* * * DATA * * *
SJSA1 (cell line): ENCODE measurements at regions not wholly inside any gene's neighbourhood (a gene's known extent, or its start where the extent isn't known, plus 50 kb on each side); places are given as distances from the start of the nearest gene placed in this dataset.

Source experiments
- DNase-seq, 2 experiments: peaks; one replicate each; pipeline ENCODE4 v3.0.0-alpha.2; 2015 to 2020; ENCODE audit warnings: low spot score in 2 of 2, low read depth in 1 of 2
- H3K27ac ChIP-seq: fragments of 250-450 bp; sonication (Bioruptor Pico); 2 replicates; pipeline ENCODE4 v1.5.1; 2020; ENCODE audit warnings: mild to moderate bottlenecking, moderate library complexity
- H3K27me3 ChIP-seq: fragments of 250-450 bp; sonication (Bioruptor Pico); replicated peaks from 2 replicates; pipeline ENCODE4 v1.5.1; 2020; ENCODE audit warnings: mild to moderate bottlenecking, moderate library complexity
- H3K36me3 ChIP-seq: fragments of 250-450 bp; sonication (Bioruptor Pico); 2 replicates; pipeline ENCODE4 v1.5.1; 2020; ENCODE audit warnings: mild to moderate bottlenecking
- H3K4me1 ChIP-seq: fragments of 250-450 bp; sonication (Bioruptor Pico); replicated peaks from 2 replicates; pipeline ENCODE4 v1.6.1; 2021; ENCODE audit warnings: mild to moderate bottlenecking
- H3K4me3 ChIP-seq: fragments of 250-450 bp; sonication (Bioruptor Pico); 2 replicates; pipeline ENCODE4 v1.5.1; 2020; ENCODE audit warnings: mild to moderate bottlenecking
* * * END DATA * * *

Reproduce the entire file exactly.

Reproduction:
SJSA1 (cell line): ENCODE measurements at regions not wholly inside any gene's neighbourhood (a gene's known extent, or its start where the extent isn't known, plus 50 kb on each side); places are given as distances from the start of the nearest gene placed in this dataset.

Source experiments
- DNase-seq, 2 experiments: peaks; one replicate each; pipeline ENCODE4 v3.0.0-alpha.2; 2015 to 2020; ENCODE audit warnings: low spot score in 2 of 2, low read depth in 1 of 2
- H3K27ac ChIP-seq: fragments of 250-450 bp; sonication (Bioruptor Pico); 2 replicates; pipeline ENCODE4 v1.5.1; 2020; ENCODE audit warnings: mild to moderate bottlenecking, moderate library complexity
- H3K27me3 ChIP-seq: fragments of 250-450 bp; sonication (Bioruptor Pico); replicated peaks from 2 replicates; pipeline ENCODE4 v1.5.1; 2020; ENCODE audit warnings: mild to moderate bottlenecking, moderate library complexity
- H3K36me3 ChIP-seq: fragments of 250-450 bp; sonication (Bioruptor Pico); 2 replicates; pipeline ENCODE4 v1.5.1; 2020; ENCODE audit warnings: mild to moderate bottlenecking
- H3K4me1 ChIP-seq: fragments of 250-450 bp; sonication (Bioruptor Pico); replicated peaks from 2 replicates; pipeline ENCODE4 v1.6.1; 2021; ENCODE audit warnings: mild to moderate bottlenecking
- H3K4me3 ChIP-seq: fragments of 250-450 bp; sonication (Bioruptor Pico); 2 replicates; pipeline ENCODE4 v1.5.1; 2020; ENCODE audit warnings: mild to moderate bottlenecking